Housing Minister Eoghan Murphy at the launch of 63-house build in Carlow last month
On RTÉ’s Morning Ireland.
RTÉ’s Education Correspondent Emma O’Kelly spoke to a homeless family who is living in a hotel.
One person Ms O’Kelly spoke to from the family was a young female student.
The girl told Ms O’Kelly:
“Definitely, the past year, it’s been a very huge eye-opener. It’s a huge culture shock and a huge change to how it was for us.
“It’s hard to fit in and to find someone who will accept you and your troubles and, if you get to the stage where you can open up about this situation and the homeless, it’s still the sense will they still be your friend? Or will they find you scum?”
“It’s hard to pick the good people from the bad people and then finding it hard to come out to teachers you’ve never met before… It took me about five or 10 minutes there earlier on to say that I was homeless to my deputy principal. She kept saying to me, ‘take your time’, ‘take your time’ and I just couldn’t say it.
“I could barely say it to her when I did say it so it’s very hard.”
Asked what she would like for her and her family, she said:
“To get our home, to get our space back. Even if it’s, I don’t know, if it was just our privacy back, it’d be ten times better than what we have now because there is no privacy here.
“There’s no time, peaceful time.”
Asked what she would say to either a Government minister or the Taoiseach if she had the opportunity, she said:
“Give us our home, please. We need it. We need it as soon as possible.”
Listen back in full here
Further to this.
Minister for Housing Eoghan Murphy spoke to Áine Lawlor during News At One.
From the interview…
Aine Lawlor: “You can’t give her a home, can you? Right now?”
Eoghan Murphy: “I think, Aine, the piece that was broadcast this morning, on Morning Ireland, which we just heard a clip from there, it’s probably one of the most important contributions to this debate that we’ve heard in the past number of months.
“We have a crisis in homelessness and we’ve known that for quite some time and we’re putting in a huge amount of effort and resources to try and help these families who are in this absolutely appalling situation.
“Now those people who’ve been working on the frontline, in a voluntary sector or in local authorities or with me in my department, to try and find these solutions, they’ve heard these stories. I’ve had the opportunity myself to meet with some of these families.
“But the bravery they had this morning to come out and tell the country about their particular circumstances, I think was very brave but very important that people understand what these families are facing because…”
Lawlor: “The problem is not understanding, Minister. The problem is we have a bright, capable young woman living in these circumstances, who believes other people see her as scum because Government can’t deliver on housing and we have, you know, you can say we’re making all kinds of improvements, but are you not just drowning a little bit more slowly, is that not the case?”
Murphy: “With respect Aine, I don’t think everyone does understand what these families are going through, who are living in hotels, and who are going to school, their first day back and actually said, coming out to her deputy principal about the difficult circumstances she is facing, because the amount of feedback is generated already this morning, into the department.”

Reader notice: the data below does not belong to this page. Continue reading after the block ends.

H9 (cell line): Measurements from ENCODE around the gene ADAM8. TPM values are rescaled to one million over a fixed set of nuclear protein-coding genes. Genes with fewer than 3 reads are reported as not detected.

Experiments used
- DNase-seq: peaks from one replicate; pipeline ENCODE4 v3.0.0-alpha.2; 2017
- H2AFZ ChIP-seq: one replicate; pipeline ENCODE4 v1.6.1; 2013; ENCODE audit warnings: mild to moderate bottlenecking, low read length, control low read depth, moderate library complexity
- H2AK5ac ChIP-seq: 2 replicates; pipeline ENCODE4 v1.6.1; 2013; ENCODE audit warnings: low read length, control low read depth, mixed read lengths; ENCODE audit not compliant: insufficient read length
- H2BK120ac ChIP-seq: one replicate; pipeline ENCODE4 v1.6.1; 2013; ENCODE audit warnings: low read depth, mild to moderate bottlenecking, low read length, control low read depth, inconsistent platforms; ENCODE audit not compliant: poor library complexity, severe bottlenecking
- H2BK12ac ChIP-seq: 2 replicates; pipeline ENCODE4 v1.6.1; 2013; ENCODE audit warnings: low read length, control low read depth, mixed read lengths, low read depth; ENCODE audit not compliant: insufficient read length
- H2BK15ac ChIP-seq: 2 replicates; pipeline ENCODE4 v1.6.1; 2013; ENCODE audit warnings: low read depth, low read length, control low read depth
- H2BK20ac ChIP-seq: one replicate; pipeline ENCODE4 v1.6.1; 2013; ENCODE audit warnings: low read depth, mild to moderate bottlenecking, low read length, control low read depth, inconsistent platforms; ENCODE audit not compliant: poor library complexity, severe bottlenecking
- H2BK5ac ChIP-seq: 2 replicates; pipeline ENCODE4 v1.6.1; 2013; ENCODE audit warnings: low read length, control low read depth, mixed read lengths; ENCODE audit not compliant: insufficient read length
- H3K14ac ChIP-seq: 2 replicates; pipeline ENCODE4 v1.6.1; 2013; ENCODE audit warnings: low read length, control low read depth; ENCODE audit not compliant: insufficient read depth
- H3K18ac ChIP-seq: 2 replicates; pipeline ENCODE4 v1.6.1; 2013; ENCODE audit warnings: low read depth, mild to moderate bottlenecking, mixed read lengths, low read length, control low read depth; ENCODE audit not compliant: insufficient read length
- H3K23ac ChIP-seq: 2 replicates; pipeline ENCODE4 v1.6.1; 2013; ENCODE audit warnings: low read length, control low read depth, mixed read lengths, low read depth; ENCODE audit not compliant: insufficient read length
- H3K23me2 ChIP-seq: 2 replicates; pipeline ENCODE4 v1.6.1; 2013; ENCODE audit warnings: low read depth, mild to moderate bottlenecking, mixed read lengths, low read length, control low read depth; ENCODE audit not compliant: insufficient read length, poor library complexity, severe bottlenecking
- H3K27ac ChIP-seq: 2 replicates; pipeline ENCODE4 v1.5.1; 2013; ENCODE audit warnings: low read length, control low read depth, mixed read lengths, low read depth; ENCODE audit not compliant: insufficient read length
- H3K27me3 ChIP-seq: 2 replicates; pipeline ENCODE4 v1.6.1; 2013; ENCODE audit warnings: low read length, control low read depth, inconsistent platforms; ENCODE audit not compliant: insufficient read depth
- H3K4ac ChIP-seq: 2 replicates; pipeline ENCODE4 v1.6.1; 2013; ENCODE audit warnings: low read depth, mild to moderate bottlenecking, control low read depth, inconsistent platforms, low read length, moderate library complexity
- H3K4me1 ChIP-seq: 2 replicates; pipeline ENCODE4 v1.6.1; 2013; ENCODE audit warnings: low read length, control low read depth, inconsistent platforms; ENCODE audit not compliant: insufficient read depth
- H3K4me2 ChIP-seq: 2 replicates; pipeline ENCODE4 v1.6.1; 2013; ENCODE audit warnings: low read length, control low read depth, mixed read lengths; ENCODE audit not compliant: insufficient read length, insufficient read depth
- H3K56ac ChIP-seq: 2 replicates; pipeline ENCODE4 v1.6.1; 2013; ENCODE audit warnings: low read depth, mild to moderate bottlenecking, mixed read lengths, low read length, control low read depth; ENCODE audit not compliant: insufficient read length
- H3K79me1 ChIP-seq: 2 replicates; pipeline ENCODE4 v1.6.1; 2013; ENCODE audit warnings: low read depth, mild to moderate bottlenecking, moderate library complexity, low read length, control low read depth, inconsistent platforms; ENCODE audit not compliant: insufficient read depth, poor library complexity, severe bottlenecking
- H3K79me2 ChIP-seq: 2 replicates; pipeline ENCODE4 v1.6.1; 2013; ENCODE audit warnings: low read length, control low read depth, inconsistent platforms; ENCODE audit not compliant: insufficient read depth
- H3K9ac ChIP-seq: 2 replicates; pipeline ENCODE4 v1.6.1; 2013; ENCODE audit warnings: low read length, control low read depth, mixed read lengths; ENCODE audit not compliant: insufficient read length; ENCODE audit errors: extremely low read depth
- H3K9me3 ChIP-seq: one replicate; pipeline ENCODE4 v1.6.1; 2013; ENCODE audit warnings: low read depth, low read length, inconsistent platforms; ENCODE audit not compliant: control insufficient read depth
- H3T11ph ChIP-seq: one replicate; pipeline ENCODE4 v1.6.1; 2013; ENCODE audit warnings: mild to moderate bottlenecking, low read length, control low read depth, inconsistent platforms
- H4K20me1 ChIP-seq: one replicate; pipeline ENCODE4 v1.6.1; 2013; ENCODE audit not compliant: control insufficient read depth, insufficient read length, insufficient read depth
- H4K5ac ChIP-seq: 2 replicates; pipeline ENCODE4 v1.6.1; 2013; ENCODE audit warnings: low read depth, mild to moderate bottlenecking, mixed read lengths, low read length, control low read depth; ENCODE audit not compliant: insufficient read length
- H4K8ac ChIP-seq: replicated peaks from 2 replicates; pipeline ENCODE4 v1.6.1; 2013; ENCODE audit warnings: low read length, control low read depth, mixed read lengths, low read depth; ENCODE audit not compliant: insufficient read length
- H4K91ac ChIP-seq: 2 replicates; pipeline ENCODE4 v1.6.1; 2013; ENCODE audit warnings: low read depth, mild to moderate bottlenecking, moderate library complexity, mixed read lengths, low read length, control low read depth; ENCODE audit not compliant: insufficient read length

“We have a particular problem here that has been growing over the course of the year, as more and more families have presented with homelessness. ”
Lawlor: “It’s up by 30% in one year. No matter what you do, the problem seems to be getting worse, not better.”
Murphy: “Well, thankfully, we’ve been able to put in resources to at least make sure they’re not out rough on the streets, we’re able to put them into hotels and put the wraparound services around those hotels. What we’re trying to do is move these families then into permanent sustainable, long-term accommodation. So, if you look at the 12 months, up until the end of May, 1,200 families were removed from hotels, or prevented from entering them. At the end of May though, we still had 650 families still in hotels.
“We have a pathway for those families out of those hotels into social housing homes, into the private rental sector and into hubs.
“But people continue to present and that’s the purpose, I suppose of the summit that was organised over the summer, is to bring the local authorities together, to make sure we are going to be able to deal with this problem.”
Murphy: “We have build more social housing homes and we’re doing that. And at the moment, I’m in negotiations with Paschal Donoghue about how we’re going to, hopefully, scale up our ambition in that regard but there’s not much I can say about that at the moment because we’re at that sensitive stage of those negotiations but in a few weeks time I’ll be announcing my review of Rebuilding Ireland which is a plan which is working. But to see how we can improve it.”
Murphy: “Earlier this summer, when I talked about enhanced CPO [Compulsory Purchase Orders] powers, another broadcaster compared me to Adolf Hitler. I mean we have a crisis here, we need to look at things that maybe we haven’t looked at before to make sure we can properly house families like those that were on the radio this morning.”
Murphy: “There are a lot of vested interests in this area. If I was to start flagging things to you now, that we’re going to do in the next three or four weeks, they would rally against, potentially try and stop the things that we want to do so I have to be careful…”
Listen back to News At One in full here
Earlier: The Good News Unit